Manipuri dance is all about worship. The effort is to please god with beautiful dance and music. Juanita kakoty learns this after an interaction with Guru Rajkumarji and Charuji, who have dedicated their whole lives to this dance form.
If grace had a face, it would be his, I thought, as Guru Rajkumar Singhajit Singh ushered me into the living room. His wife Charu Sija Mathur, elegant in a Manipuri phanek, joined us as Guruji spoke on a topic close to his heart — Manipuri dance.
“Most classical dance forms in India have had temple connections, though the application and performance was not always identical. Manipuri dance, which is one of the classical dance forms, has been an important aspect of worship. Before Hinduism came to the land, dance and music was how worship was done. So, in our psyche and whole mental make-up, dance and music has always been revered.”
“Manipuri dance has never been about entertainment. Hence, it is very subtle. The effort is to please god by producing the most beautiful form that the mind and body can produce. Which is why, unlike many parts in India where dance and music was taboo, where dance was associated with women of bad repute, in Manipur, dance was and still is very spiritual,” Guruji said. Charuji expressed, “Our abhinaya is very subdued; body movements very subtle. We believe in whole body expression and keep our facial expressions natural.”
Guru Rajkumarji and Charuji have dedicated their whole lives to Manipuri dance. For his contribution to the art, Guruji has been conferred with the title of Padma Shri besides a host of other prestigious awards in India and abroad. Charuji has been the recipient of Sangeet Natak Akademi Award and the Delhi Sahitya Kala Parishad Samman. They have not only enriched the dance form with their compositions but have also created a huge body of research and documentation through their work.
“Hinduism came to Manipur in the 15–16th century,” continued Guruji, “We took to Vaishnavaite Hinduism because of the bhakti and shringara inherent in it: the two factors intrinsic to our pre-Hindu worship.” With this evolved more elements in their dance worship. Raslila, Guruji said, is one of the oldest living religious dance dramas in the world and is a contribution of Vaishnavism. So is Sankirtana. “But even before Raslila and Sankirtana, Manipuri dance had existed in the form of Lai Haraoba.”
Variety in style
“In technique,” Guruji pronounced, “The pre-Hindu and Hindu dances have slightly different styles and repertoire. Raslila and La Haraoba both are jagoi (a style of classical Manipuri dance distinct from the other style, cholum); but La Haraoba is pre-Hindu jagoi.”
In Charuji’s words, “La Haraoba is very ancient. It is perhaps the oldest living dance drama in the world. The core of its performance is how the world came into being. It is performed to please pre-Hindu deities like the forest gods. There is a lot of caution involved as people are afraid to anger these deities and thereby invite misfortune to the village.” In this dance ritual, “the maibis are the high priestesses who get possessed and utter predictions.”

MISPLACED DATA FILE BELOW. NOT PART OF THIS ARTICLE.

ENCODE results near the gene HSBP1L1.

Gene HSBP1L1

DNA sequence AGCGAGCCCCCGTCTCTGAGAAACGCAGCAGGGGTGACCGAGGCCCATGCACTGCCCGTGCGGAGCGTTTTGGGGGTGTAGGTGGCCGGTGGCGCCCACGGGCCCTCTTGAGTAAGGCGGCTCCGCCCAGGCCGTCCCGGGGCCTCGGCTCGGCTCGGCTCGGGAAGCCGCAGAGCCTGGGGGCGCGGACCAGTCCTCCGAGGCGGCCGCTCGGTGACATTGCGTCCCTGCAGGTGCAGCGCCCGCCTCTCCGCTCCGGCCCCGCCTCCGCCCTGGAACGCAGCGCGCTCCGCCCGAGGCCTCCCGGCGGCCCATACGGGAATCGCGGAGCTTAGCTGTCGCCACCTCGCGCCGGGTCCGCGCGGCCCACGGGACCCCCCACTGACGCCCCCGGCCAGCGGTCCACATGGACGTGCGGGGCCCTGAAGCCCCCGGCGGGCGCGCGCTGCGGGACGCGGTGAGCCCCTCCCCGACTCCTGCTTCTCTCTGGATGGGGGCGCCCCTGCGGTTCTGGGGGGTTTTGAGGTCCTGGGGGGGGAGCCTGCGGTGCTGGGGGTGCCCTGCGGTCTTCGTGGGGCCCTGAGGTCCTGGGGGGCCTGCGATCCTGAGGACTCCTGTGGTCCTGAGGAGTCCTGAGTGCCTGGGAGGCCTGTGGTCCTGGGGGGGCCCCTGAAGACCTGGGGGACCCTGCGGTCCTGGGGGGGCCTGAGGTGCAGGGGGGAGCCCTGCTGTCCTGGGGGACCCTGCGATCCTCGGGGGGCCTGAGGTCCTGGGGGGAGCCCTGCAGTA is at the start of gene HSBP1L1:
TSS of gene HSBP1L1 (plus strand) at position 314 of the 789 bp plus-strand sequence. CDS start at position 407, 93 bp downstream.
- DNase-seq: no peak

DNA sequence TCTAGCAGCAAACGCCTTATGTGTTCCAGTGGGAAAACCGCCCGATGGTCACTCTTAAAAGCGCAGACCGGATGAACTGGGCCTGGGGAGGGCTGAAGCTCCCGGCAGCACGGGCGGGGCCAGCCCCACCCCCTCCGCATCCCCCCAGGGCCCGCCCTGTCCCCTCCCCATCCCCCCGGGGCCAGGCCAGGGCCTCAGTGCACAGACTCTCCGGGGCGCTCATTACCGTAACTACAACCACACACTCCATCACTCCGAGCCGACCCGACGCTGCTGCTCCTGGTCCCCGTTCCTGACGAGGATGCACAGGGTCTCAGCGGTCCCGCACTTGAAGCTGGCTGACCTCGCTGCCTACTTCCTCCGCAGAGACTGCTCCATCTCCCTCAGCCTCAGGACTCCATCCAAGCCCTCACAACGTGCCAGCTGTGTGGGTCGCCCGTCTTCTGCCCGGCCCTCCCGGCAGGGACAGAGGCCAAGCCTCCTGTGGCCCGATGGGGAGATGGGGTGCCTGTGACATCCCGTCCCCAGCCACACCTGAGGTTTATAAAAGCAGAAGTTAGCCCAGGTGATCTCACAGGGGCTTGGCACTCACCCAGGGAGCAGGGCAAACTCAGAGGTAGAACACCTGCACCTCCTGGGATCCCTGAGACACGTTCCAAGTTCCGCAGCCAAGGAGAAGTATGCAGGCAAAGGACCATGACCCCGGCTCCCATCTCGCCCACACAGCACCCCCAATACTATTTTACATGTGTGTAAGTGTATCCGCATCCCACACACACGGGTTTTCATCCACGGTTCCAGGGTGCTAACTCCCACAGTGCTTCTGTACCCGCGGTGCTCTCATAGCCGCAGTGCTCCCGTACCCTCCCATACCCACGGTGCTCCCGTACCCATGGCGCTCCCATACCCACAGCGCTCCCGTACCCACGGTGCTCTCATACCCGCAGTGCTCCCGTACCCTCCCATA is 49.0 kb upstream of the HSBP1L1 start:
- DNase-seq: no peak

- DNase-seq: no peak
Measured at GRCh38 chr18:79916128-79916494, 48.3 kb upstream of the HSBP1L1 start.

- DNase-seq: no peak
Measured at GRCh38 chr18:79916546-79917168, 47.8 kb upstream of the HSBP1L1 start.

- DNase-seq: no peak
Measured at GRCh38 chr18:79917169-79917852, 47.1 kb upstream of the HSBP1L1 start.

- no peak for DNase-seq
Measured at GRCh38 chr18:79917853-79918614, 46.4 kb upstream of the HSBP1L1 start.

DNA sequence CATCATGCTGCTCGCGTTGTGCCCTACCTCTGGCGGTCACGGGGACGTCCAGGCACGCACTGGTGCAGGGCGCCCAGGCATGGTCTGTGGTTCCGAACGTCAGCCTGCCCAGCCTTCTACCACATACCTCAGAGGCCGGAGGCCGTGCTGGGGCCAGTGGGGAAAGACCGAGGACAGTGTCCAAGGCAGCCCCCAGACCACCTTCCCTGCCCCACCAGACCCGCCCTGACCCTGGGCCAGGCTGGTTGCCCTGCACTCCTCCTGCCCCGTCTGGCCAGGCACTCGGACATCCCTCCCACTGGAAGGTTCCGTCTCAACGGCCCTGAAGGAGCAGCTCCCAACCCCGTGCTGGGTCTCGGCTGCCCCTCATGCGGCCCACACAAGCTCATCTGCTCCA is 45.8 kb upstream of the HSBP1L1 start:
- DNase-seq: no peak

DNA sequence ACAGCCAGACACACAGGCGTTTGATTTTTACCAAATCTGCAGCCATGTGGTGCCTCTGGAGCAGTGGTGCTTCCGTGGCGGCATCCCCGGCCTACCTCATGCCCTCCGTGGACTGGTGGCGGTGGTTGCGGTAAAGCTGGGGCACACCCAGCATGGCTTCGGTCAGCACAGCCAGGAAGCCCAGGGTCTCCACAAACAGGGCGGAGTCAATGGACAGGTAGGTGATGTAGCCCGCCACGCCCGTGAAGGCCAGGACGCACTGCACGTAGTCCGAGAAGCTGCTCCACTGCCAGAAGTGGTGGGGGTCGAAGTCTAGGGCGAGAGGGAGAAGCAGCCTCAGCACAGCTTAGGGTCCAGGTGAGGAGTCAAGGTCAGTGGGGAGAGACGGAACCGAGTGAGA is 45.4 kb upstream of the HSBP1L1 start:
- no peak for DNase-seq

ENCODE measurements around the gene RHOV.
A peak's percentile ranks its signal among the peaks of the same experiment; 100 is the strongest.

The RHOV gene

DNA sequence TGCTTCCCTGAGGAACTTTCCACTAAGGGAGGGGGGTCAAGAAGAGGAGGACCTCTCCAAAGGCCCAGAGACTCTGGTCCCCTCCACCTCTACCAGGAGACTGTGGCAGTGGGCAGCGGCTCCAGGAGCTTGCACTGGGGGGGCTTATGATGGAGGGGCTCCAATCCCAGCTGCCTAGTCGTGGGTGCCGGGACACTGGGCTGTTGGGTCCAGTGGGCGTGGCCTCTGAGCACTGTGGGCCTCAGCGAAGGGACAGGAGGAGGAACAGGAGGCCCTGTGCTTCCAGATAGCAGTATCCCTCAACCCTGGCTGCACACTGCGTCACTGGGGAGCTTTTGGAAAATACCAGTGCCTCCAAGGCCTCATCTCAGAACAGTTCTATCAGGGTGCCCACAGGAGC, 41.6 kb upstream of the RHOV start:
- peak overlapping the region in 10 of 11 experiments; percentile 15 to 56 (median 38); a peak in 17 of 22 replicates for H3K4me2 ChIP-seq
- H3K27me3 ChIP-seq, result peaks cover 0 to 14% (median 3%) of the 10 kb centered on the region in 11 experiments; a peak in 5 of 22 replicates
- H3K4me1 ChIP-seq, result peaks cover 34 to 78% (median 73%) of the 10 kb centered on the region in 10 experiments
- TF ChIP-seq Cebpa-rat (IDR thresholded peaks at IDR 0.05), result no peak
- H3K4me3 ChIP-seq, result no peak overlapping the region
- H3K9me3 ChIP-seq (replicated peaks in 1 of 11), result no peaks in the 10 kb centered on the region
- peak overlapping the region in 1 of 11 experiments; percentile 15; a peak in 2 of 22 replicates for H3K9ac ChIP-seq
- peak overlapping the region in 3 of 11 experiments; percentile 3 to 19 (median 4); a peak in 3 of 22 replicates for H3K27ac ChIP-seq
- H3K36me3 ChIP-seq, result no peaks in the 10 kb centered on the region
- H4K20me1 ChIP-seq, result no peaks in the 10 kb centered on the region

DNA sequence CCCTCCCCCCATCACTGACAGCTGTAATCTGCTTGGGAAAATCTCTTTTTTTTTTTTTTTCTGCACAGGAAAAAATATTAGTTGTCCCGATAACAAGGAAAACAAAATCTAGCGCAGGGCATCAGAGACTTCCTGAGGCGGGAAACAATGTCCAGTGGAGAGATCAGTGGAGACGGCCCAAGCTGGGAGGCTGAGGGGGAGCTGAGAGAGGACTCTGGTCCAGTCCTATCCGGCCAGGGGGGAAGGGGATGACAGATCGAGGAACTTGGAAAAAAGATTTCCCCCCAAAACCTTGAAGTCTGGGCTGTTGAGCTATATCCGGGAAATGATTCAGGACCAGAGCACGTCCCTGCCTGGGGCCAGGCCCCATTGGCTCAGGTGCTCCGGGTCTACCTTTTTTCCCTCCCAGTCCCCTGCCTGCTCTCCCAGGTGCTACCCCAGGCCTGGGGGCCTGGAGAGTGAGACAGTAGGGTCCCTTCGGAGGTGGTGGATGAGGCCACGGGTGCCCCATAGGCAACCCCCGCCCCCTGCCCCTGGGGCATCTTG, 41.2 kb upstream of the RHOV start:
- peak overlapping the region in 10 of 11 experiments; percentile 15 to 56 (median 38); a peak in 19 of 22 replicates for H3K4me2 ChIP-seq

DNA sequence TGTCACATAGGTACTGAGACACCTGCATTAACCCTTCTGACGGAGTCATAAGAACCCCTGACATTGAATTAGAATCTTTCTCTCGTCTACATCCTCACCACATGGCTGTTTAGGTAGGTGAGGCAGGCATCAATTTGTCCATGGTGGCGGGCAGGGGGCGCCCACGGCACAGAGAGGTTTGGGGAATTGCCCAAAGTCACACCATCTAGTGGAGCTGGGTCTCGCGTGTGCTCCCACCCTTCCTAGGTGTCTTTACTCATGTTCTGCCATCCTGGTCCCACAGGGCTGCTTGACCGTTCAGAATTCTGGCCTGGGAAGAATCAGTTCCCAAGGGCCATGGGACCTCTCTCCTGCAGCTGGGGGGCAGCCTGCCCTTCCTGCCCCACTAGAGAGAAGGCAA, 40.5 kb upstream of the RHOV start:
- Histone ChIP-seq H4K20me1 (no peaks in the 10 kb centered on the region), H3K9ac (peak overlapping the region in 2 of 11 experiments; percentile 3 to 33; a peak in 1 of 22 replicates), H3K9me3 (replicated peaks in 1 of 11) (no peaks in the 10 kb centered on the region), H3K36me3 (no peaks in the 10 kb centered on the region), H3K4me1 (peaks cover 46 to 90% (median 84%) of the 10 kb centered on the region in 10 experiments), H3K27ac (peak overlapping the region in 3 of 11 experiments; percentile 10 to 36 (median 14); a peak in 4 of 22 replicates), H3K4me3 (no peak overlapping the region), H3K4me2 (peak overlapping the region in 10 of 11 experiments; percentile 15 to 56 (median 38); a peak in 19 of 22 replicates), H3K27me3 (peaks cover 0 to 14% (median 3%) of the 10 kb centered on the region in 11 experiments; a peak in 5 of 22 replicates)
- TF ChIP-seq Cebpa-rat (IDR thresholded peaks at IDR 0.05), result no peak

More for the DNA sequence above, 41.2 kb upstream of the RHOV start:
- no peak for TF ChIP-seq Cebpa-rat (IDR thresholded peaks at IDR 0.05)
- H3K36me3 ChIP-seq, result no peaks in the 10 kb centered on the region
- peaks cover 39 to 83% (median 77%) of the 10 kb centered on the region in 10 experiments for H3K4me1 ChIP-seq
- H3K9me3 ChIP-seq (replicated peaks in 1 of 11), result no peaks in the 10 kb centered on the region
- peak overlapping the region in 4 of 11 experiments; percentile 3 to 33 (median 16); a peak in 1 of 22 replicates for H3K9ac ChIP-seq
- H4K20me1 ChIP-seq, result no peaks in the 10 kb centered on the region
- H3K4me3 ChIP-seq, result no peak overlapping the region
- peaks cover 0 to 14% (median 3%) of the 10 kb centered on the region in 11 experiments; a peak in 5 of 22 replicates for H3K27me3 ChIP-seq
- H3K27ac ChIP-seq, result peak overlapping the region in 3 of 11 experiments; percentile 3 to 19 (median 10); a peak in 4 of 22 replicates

The exponents tell me that the rasa (aesthetics) repertoire of classical Manipuri dance comes from Raslila. “Raslila tells the story of Krishna; but it is a feminine jagoi where the performance is by females. Krishna too is played by a girl.” Charuji remembered how, years ago, when she went for a SPICMACAY programme at Varanasi and played Krishna, the organisers were stupefied. “They had never before seen a woman play Krishna in a Raslila!”
“In Manipur,” Guruji reflected, “it is prestigious for parents if their daughters played Krishna in Raslila. Parents and grandparents shed tears of joy when they see their little girls essay the role of Krishna. In such shared moments of ecstasy lie the essence of Manipuri dance.”
Gosthalila is another Krishna lila, Guruji told me, but a masculine jagoi. The performance is by males only and starts at the temple, shifts to the open fields for go-charan (cow grazing) and then comes back to the temple. Thus, these lilas or acts take hours to perform. And there is a set time as to when they can be performed. For instance, Guruji spoke of how “Raslila cannot be performed during the day because Krishna and gopis danced only in the night. Then there are some lilas that can be performed only during full moon.” But with time, all that is changing. “We have started editing the lilas for the modern stage, where the temple dance can’t be transplanted in its entire length. Raslila, for example, is performed all through the night. But the modern stage will not accommodate that. Besides, insurgency is bringing a lot of change within Manipur. It has put an end to activities in the night, which is why we are now losing the tradition of dance worship through the night.”
Listening to Guruji on Manipuri dance was like undertaking a spiritual journey. But this is just a prelude. The real thing is in experiencing the dance ritual in a proper temple setting; or maybe, to an extent, at the stage in what Guruji calls the “times of loudspeakers and speed.”